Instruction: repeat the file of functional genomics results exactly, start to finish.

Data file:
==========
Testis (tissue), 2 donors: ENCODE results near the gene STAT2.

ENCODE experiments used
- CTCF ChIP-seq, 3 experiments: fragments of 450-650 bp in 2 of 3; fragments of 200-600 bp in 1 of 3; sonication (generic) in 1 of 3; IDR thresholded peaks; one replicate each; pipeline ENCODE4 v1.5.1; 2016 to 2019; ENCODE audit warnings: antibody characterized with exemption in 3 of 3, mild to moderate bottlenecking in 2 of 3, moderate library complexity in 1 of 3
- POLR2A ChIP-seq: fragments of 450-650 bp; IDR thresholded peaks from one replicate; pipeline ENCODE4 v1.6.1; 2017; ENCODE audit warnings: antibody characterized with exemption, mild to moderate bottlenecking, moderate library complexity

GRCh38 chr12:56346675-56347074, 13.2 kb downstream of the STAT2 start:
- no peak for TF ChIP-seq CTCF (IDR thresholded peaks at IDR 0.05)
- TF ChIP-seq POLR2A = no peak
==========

Testis (tissue), 2 donors: ENCODE results near the gene STAT2.

ENCODE experiments used
- CTCF ChIP-seq, 3 experiments: fragments of 450-650 bp in 2 of 3; fragments of 200-600 bp in 1 of 3; sonication (generic) in 1 of 3; IDR thresholded peaks; one replicate each; pipeline ENCODE4 v1.5.1; 2016 to 2019; ENCODE audit warnings: antibody characterized with exemption in 3 of 3, mild to moderate bottlenecking in 2 of 3, moderate library complexity in 1 of 3
- POLR2A ChIP-seq: fragments of 450-650 bp; IDR thresholded peaks from one replicate; pipeline ENCODE4 v1.6.1; 2017; ENCODE audit warnings: antibody characterized with exemption, mild to moderate bottlenecking, moderate library complexity

GRCh38 chr12:56346675-56347074, 13.2 kb downstream of the STAT2 start:
- no peak for TF ChIP-seq CTCF (IDR thresholded peaks at IDR 0.05)
- TF ChIP-seq POLR2A = no peak